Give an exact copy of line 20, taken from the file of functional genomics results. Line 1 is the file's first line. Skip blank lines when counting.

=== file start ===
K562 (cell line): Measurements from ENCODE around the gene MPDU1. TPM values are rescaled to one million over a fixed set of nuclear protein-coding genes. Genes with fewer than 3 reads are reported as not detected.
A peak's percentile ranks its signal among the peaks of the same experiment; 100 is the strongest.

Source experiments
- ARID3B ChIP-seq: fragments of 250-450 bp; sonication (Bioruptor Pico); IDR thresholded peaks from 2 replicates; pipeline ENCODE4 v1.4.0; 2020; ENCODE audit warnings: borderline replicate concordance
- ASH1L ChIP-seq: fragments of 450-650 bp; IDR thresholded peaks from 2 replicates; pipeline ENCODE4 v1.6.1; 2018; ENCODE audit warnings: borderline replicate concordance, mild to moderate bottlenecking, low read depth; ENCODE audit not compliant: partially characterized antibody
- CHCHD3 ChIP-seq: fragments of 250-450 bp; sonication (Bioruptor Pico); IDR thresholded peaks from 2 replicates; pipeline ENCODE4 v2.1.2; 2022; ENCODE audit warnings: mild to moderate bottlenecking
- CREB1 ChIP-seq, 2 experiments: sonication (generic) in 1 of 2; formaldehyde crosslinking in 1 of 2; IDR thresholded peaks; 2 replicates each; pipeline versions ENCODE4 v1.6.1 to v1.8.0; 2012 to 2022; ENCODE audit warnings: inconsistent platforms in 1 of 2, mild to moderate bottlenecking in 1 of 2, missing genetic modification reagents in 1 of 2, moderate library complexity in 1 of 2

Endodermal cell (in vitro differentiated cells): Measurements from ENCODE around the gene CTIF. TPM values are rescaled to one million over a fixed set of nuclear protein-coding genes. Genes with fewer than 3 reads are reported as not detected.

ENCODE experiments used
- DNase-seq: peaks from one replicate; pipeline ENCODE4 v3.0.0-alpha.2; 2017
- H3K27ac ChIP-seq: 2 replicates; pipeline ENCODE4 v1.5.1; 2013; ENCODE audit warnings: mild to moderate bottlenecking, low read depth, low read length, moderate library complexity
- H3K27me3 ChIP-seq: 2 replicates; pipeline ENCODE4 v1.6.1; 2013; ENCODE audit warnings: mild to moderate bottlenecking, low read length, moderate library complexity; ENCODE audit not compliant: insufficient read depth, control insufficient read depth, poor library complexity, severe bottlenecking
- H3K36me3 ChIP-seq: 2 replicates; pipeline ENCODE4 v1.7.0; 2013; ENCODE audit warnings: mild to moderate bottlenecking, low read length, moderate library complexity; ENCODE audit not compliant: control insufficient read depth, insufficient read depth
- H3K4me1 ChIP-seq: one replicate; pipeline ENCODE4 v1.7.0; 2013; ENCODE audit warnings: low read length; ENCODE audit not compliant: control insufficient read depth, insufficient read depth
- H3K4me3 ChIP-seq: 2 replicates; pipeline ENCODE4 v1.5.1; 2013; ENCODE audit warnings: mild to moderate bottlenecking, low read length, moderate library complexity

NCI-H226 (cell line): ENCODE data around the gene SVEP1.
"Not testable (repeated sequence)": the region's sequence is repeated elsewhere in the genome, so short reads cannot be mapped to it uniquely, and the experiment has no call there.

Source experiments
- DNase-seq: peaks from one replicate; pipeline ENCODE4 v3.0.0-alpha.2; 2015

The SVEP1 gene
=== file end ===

The SVEP1 gene